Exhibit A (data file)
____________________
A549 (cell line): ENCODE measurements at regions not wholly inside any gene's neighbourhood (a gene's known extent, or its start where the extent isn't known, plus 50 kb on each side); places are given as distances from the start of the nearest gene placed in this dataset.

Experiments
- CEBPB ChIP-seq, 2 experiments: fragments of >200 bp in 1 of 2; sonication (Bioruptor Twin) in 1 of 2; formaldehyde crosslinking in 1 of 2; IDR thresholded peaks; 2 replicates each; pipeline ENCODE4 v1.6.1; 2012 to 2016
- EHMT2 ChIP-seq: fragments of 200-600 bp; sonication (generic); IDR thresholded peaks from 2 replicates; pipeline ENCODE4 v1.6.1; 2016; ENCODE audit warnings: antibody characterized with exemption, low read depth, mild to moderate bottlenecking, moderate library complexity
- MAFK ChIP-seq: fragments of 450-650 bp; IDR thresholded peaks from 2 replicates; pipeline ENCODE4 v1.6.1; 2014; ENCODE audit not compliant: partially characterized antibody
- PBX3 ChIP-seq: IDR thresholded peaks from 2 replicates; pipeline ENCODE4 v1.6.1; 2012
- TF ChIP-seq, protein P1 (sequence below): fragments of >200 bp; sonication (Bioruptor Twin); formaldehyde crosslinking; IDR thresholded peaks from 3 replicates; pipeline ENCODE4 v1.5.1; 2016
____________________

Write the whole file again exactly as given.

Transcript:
A549 (cell line): ENCODE measurements at regions not wholly inside any gene's neighbourhood (a gene's known extent, or its start where the extent isn't known, plus 50 kb on each side); places are given as distances from the start of the nearest gene placed in this dataset.

Experiments
- CEBPB ChIP-seq, 2 experiments: fragments of >200 bp in 1 of 2; sonication (Bioruptor Twin) in 1 of 2; formaldehyde crosslinking in 1 of 2; IDR thresholded peaks; 2 replicates each; pipeline ENCODE4 v1.6.1; 2012 to 2016
- EHMT2 ChIP-seq: fragments of 200-600 bp; sonication (generic); IDR thresholded peaks from 2 replicates; pipeline ENCODE4 v1.6.1; 2016; ENCODE audit warnings: antibody characterized with exemption, low read depth, mild to moderate bottlenecking, moderate library complexity
- MAFK ChIP-seq: fragments of 450-650 bp; IDR thresholded peaks from 2 replicates; pipeline ENCODE4 v1.6.1; 2014; ENCODE audit not compliant: partially characterized antibody
- PBX3 ChIP-seq: IDR thresholded peaks from 2 replicates; pipeline ENCODE4 v1.6.1; 2012
- TF ChIP-seq, protein P1 (sequence below): fragments of >200 bp; sonication (Bioruptor Twin); formaldehyde crosslinking; IDR thresholded peaks from 3 replicates; pipeline ENCODE4 v1.5.1; 2016